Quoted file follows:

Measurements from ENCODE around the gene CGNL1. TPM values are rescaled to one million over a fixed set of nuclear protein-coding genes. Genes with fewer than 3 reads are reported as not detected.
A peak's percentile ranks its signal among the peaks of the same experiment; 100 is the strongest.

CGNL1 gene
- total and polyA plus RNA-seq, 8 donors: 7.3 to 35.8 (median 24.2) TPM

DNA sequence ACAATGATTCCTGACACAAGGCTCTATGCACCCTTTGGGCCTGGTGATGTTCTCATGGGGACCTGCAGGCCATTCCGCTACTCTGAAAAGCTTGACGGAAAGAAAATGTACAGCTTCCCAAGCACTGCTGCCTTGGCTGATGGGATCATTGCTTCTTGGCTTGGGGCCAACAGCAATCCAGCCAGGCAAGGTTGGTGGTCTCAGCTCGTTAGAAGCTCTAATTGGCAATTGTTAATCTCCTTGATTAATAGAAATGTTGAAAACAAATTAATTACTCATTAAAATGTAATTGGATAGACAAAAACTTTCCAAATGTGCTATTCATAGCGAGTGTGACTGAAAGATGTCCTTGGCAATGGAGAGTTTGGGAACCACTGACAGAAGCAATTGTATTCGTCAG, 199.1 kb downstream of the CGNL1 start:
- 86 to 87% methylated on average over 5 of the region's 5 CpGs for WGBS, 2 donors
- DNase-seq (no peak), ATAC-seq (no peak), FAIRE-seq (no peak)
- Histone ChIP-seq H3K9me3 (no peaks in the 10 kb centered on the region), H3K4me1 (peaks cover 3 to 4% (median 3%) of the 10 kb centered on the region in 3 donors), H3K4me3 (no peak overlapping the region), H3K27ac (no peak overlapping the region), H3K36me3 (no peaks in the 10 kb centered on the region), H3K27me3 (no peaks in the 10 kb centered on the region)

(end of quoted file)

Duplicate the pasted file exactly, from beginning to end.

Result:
Measurements from ENCODE around the gene CGNL1. TPM values are rescaled to one million over a fixed set of nuclear protein-coding genes. Genes with fewer than 3 reads are reported as not detected.
A peak's percentile ranks its signal among the peaks of the same experiment; 100 is the strongest.

CGNL1 gene
- total and polyA plus RNA-seq, 8 donors: 7.3 to 35.8 (median 24.2) TPM

DNA sequence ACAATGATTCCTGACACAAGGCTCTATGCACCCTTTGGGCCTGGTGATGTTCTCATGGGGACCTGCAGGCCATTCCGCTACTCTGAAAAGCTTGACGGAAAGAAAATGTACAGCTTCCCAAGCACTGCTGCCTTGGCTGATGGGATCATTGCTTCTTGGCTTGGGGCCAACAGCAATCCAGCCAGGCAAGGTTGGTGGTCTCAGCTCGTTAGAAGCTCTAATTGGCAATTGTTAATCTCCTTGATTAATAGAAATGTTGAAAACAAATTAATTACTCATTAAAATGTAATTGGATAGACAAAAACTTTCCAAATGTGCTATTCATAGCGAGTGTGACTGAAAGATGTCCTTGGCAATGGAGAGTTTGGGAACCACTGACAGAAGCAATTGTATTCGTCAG, 199.1 kb downstream of the CGNL1 start:
- 86 to 87% methylated on average over 5 of the region's 5 CpGs for WGBS, 2 donors
- DNase-seq (no peak), ATAC-seq (no peak), FAIRE-seq (no peak)
- Histone ChIP-seq H3K9me3 (no peaks in the 10 kb centered on the region), H3K4me1 (peaks cover 3 to 4% (median 3%) of the 10 kb centered on the region in 3 donors), H3K4me3 (no peak overlapping the region), H3K27ac (no peak overlapping the region), H3K36me3 (no peaks in the 10 kb centered on the region), H3K27me3 (no peaks in the 10 kb centered on the region)